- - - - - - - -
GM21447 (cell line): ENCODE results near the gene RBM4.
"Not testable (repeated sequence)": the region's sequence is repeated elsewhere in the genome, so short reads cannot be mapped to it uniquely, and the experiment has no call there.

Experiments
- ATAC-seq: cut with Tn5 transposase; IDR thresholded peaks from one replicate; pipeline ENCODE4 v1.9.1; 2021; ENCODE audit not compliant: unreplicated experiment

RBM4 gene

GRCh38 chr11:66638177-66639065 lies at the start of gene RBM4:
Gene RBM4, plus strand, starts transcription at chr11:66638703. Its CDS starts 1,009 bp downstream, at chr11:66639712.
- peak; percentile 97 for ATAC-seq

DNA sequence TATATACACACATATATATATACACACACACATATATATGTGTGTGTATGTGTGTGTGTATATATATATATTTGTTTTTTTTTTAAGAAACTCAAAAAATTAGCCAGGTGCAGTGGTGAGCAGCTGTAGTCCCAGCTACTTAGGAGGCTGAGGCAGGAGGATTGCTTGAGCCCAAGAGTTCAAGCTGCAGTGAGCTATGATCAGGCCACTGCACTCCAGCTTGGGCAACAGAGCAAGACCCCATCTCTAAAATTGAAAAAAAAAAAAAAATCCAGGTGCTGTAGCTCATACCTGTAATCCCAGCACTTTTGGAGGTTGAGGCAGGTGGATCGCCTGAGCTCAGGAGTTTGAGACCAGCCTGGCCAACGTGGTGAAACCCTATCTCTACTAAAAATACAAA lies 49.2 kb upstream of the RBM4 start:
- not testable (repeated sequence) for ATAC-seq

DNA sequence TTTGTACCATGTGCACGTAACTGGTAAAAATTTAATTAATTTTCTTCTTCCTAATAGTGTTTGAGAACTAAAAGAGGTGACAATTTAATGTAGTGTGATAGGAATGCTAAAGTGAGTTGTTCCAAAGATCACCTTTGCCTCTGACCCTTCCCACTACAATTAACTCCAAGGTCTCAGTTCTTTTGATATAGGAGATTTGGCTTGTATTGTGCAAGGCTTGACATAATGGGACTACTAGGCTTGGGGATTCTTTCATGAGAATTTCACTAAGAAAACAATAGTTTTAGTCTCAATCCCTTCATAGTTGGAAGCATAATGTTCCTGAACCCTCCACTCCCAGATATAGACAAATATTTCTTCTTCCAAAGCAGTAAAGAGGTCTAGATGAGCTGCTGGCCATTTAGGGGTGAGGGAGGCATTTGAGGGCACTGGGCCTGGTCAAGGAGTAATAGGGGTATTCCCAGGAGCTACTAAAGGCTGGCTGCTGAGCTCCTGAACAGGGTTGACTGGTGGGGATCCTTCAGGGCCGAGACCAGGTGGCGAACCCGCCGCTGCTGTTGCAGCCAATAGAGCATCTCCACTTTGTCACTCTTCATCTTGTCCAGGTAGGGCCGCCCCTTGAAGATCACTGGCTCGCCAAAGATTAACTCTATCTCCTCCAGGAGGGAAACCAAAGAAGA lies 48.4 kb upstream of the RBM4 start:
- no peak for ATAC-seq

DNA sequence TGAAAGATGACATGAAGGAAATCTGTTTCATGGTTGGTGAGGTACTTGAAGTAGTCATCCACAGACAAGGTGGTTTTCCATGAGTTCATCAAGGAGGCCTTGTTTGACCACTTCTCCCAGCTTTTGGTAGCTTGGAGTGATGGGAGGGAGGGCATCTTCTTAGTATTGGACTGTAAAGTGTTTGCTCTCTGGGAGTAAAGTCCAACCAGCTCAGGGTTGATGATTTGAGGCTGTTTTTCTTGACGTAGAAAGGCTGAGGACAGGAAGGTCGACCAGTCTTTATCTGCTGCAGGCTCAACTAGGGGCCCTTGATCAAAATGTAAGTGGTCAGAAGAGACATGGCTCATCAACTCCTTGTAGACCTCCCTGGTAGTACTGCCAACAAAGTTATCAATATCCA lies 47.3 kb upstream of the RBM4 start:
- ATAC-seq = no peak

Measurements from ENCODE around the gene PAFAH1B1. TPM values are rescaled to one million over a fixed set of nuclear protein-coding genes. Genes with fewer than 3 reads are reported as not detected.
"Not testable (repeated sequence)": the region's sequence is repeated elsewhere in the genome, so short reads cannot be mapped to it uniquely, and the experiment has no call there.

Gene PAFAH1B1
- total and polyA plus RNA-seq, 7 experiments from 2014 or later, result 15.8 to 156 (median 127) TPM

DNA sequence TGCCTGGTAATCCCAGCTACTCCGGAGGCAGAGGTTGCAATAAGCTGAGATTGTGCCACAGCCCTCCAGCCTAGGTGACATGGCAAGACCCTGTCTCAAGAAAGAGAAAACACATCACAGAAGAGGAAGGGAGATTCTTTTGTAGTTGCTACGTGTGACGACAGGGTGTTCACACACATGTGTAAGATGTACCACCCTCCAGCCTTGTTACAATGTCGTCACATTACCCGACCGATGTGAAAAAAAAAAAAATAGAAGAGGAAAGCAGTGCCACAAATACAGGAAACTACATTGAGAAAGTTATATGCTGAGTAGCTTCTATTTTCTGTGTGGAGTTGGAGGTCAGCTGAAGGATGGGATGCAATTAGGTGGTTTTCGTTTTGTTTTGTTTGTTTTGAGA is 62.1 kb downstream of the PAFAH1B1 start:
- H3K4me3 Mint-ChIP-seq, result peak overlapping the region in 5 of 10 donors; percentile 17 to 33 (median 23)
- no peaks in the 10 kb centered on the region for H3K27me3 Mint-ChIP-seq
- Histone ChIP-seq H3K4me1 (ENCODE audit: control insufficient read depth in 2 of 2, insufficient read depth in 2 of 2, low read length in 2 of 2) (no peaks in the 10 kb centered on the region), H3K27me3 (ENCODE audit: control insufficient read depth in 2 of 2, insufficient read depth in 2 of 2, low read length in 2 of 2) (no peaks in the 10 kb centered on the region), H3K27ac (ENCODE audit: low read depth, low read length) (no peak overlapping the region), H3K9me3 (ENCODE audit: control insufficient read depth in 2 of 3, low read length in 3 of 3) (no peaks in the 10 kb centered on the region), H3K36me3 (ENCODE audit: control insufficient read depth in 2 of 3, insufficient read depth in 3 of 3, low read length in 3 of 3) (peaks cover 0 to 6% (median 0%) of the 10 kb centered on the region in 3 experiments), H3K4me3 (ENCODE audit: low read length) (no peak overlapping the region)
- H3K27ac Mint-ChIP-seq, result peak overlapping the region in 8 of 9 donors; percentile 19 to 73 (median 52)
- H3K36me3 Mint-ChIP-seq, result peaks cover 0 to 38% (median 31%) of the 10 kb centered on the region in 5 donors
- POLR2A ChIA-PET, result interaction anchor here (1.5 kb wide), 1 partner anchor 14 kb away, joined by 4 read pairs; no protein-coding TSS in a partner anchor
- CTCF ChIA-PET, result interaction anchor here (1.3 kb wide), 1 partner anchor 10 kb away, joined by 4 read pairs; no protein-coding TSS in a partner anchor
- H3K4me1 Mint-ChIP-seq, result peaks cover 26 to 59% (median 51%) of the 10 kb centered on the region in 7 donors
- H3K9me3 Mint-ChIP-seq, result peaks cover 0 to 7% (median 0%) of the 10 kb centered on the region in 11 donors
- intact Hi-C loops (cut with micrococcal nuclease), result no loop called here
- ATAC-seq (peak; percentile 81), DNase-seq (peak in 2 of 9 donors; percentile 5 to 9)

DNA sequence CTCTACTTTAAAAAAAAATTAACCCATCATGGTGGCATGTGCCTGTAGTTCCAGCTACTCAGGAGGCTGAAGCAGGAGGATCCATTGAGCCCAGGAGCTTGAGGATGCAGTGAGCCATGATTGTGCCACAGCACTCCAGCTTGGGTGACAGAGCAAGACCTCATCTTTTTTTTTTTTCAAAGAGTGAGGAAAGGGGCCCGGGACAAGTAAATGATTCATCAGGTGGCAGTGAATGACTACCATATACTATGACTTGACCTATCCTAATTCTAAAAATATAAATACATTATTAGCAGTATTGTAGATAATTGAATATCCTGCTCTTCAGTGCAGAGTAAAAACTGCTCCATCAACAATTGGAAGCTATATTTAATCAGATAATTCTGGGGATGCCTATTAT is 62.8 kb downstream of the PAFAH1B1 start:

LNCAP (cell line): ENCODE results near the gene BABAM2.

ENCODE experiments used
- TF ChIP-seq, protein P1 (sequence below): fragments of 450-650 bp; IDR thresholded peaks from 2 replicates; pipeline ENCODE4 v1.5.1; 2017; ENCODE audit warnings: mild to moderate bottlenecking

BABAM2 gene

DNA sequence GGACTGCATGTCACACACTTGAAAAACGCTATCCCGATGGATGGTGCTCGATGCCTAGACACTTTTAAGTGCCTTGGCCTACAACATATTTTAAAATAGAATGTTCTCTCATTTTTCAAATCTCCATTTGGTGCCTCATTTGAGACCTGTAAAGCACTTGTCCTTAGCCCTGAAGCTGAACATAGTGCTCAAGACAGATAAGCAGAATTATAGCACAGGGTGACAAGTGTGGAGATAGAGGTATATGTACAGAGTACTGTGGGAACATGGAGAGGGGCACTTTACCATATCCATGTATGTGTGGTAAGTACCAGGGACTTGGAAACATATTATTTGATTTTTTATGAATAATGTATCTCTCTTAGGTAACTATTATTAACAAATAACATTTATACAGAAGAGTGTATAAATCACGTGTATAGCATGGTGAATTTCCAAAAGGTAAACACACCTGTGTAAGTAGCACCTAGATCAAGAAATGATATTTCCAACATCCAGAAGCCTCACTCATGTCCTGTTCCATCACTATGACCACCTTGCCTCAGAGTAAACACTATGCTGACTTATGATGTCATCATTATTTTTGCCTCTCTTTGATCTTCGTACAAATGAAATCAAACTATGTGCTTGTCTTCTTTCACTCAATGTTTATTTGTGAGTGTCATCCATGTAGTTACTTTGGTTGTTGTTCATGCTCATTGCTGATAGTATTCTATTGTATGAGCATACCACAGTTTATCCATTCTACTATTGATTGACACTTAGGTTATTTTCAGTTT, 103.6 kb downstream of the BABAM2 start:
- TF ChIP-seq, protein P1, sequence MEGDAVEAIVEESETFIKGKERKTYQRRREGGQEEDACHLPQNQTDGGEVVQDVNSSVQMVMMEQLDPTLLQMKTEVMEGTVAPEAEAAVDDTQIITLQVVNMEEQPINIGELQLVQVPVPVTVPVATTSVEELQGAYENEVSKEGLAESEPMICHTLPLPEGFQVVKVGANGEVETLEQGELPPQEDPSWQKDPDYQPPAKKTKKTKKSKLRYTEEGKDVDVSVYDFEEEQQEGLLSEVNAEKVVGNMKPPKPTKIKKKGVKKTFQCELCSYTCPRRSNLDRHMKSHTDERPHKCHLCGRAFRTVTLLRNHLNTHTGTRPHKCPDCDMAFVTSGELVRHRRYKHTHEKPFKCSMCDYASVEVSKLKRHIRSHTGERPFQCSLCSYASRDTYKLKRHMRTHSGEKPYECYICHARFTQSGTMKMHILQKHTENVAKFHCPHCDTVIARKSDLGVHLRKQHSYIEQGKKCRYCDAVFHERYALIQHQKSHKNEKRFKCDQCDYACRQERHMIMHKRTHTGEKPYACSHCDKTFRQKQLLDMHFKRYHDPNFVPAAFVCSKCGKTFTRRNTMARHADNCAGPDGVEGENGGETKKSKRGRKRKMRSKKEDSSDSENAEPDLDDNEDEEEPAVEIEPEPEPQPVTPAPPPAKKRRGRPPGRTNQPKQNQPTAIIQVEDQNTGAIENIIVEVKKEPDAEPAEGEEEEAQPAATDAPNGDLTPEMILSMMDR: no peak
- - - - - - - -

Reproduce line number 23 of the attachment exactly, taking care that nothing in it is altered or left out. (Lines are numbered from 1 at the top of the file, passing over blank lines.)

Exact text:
- H3K27ac Mint-ChIP-seq, result peak overlapping the region in 8 of 9 donors; percentile 19 to 73 (median 52)